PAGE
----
September-30th-2012, 07:10 PM
Eddie Bert - R.I.P.
Eddie Bert, a jazz trombonist whose virtuosity and versatility allowed him to fit comfortably in a wide range of musical contexts, from the infectious swing of Benny Goodman to the wild experimentation of Charles Mingus, died on Thursday at his home in Danbury, Conn. He was 90.
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His death was announced by his daughter Laura Csatay.
Mr. Bert was in the pit orchestras of “Bye Bye Birdie,” “How to Succeed in Business Without Really Trying,” “Ain’t Misbehavin’ ” and other hit Broadway musicals of the 1960s, ’70s and ’80s. He played on countless radio and television commercials and was a member of the house band on Dick Cavett’s television show from 1968 to 1972.
But he was first and foremost a jazzman, and his peers in the jazz world recognized him as one of the masters of his instrument.
So did the critics. Reviewing a 1989 performance by a quintet led by Mr. Bert, Jon Pareles of The New York Times praised his solos as “unfailingly lucid, fully formed melodies grounded in the blues and strolling with an unhurried swagger.”
If his reviews were almost invariably positive, they were also infrequent. Although Mr. Bert recorded more than a dozen albums as a leader, he was best known as a dependable and adaptable team player. The list of ensembles to which he made important contributions is extensive.
He worked with the big bands of Stan Kenton, Woody Herman and many others, and with singers including Lena Horne and Bobby Short. He was a member of the 10-piece bands led by the pianist and composer Thelonious Monk at Town Hall in New York in 1959 — the first time Monk’s notoriously tricky compositions had been arranged for a large ensemble — and at Philharmonic Hall (now Avery Fisher Hall) in 1963. He spent several years with the Thad Jones-Mel Lewis Jazz Orchestra, whose Monday-night residency at the Village Vanguard revitalized the big-band tradition in the late 1960s. He worked with the New York Jazz Repertory Company in the ’70s and the American Jazz Orchestra in the ’80s and ’90s, two of the first bands whose repertories encompassed the full spectrum of jazz history.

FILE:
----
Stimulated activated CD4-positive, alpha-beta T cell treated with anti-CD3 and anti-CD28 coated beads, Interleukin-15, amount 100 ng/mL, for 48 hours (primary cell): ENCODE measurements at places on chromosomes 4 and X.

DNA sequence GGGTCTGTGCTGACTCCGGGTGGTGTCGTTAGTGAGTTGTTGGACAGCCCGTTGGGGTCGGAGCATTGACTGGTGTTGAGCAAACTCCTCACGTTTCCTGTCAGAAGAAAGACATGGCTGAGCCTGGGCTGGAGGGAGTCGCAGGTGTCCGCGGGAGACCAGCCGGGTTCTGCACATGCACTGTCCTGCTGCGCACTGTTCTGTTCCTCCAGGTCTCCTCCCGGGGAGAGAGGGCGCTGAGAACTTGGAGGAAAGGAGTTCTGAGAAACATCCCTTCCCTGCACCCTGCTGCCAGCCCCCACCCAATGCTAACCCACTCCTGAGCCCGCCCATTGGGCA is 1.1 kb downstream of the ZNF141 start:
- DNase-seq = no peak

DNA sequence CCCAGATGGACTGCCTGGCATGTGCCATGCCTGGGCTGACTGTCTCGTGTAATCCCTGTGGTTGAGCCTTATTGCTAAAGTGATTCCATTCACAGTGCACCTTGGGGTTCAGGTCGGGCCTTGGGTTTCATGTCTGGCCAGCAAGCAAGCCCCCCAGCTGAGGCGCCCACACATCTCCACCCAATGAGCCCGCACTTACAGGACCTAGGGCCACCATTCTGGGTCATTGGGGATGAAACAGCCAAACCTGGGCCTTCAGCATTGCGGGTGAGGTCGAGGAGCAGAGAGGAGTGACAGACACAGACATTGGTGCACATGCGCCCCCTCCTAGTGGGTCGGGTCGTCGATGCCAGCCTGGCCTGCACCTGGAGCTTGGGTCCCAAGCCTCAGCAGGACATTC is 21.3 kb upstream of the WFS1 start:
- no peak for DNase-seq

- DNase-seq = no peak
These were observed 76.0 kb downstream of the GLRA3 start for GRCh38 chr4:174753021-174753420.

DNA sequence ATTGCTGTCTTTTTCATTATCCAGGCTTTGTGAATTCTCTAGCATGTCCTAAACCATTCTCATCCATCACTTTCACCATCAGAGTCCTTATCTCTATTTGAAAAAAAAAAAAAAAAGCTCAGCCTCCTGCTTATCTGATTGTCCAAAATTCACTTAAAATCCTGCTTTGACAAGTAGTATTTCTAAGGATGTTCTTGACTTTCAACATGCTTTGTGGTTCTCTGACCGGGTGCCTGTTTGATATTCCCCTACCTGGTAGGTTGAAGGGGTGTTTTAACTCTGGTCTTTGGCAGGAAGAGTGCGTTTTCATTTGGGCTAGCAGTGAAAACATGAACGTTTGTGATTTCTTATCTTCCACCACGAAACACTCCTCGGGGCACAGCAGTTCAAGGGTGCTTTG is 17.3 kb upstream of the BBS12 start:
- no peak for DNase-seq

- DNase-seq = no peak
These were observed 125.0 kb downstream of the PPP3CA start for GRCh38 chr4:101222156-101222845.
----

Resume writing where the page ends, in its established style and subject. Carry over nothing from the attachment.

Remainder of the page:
He continued performing until last year. Eddie Bert was born Edward Joseph Bertolatus in Yonkers on May 16, 1922, to Edward Bertolatus, a phone company engineer, and the former Elizabeth Futica. Interested in music from an early age, he studied informally with Benny Morton of the Count Basie band as a teenager and began his professional career shortly after that; his first high-profile job was a long engagement with the xylophonist and vibraphonist Red Norvo in 1942. During World War II Mr. Bert played in a United States Army band led by the arranger Bill Finegan.
He received bachelor’s and master’s degrees from the Manhattan School of Music in the late 1950s.
Mr. Bert’s wife of 70 years, the former Mollie Petrillo, died last year. In addition to Ms. Csatay, he is survived by two other daughters, Sharon Johnson and Jane Banza; five grandchildren; and two great-grandchildren.